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Common Signs of Physical Abuse in Children

Miriam Galindo

As a court custody evaluator and practicing psychologist, Dr. Miriam Galindo has worked with many families in conflict. Dr. Miriam Galindo comes to her work with a commitment to preserving children's best interests and an understanding of what physical abuse may look like.

When a child has suffered physical abuse, he or she may or may not have visible bruises. Such bruises may be warning signs, particularly if they look like the result of a physical altercation or are in areas that the child would be unlikely to hurt accidentally. Such bruises include those on the head, upper arm, hands, and feet, as well as those that are in the shape of a hand or blunt object.
Other children who have suffered physical abuse may have burns, bite marks, or multiple fractures. Children who have experienced suffocation or poisoning may have respiratory, digestive, or even neurological issues.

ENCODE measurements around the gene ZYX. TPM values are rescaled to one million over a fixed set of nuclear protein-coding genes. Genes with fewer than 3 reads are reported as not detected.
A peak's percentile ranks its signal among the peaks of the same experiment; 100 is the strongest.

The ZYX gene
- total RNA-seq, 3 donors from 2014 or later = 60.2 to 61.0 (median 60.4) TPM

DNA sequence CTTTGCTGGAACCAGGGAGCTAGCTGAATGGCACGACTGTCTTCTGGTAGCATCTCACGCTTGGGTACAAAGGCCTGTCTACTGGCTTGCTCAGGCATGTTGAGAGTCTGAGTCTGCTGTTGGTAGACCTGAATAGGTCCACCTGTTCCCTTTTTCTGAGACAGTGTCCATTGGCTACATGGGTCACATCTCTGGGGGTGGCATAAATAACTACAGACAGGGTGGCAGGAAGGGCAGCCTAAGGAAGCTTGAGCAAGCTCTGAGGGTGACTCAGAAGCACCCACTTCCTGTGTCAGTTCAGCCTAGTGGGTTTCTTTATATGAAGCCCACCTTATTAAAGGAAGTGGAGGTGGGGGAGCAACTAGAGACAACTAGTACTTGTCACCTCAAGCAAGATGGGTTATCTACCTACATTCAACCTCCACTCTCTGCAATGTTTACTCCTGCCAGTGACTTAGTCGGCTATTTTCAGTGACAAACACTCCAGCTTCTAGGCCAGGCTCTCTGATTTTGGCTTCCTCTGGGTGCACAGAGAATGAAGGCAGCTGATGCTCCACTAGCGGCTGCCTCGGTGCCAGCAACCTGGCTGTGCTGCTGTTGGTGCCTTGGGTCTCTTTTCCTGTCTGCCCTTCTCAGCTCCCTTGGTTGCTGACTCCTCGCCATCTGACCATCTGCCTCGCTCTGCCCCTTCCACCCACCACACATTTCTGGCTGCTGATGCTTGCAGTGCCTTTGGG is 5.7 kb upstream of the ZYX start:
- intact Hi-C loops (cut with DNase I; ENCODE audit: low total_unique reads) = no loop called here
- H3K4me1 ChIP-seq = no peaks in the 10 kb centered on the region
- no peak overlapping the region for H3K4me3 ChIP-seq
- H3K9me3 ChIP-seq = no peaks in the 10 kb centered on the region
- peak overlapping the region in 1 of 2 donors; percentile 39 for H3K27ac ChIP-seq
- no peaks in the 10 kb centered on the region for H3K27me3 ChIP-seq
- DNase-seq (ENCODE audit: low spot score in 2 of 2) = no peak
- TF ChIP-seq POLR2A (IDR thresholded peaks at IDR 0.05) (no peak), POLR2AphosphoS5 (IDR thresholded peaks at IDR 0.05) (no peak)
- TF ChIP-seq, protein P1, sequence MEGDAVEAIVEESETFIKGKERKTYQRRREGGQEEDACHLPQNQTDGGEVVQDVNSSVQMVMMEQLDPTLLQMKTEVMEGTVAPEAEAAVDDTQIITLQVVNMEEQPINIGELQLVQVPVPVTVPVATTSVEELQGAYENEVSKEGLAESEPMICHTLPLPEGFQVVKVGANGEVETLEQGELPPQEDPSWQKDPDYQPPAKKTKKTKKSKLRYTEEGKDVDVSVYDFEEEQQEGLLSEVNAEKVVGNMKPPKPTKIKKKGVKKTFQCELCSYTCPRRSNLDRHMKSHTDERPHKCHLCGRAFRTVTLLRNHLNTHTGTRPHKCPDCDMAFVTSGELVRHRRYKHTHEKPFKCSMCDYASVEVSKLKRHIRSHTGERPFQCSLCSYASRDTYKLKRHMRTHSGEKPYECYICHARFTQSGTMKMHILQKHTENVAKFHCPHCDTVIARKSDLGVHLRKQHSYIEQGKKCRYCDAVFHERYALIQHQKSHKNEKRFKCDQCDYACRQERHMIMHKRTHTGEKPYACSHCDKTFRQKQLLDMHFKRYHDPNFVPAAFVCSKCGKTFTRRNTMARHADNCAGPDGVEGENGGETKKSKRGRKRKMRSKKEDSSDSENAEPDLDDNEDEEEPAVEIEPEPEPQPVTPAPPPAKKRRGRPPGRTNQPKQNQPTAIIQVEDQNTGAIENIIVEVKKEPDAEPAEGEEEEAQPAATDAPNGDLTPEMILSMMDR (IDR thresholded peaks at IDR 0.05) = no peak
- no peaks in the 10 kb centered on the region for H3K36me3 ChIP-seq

Such symptoms are particularly likely to point to abuse if the child is also showing signs of social or emotional distress. A history of abuse leaves a child unable to express emotions constructively, and the unexpressed emotions may come out as anxiety, depression, or even substance use in later years.
The abused child is also likely to have trouble trusting adults and is likely to have a negative self-image. Whether or not the abuser verbalizes a belief that the child is worthless or bad, the experience of intentional physical harm makes a child feel as though they are “damaged goods” or not deserving of care.
Fortunately, intervention can stop abuse and give a child a chance to grow up healthy. Those who suspect abuse should not hesitate to report what they know. A child's current and future well-being may depend on it.

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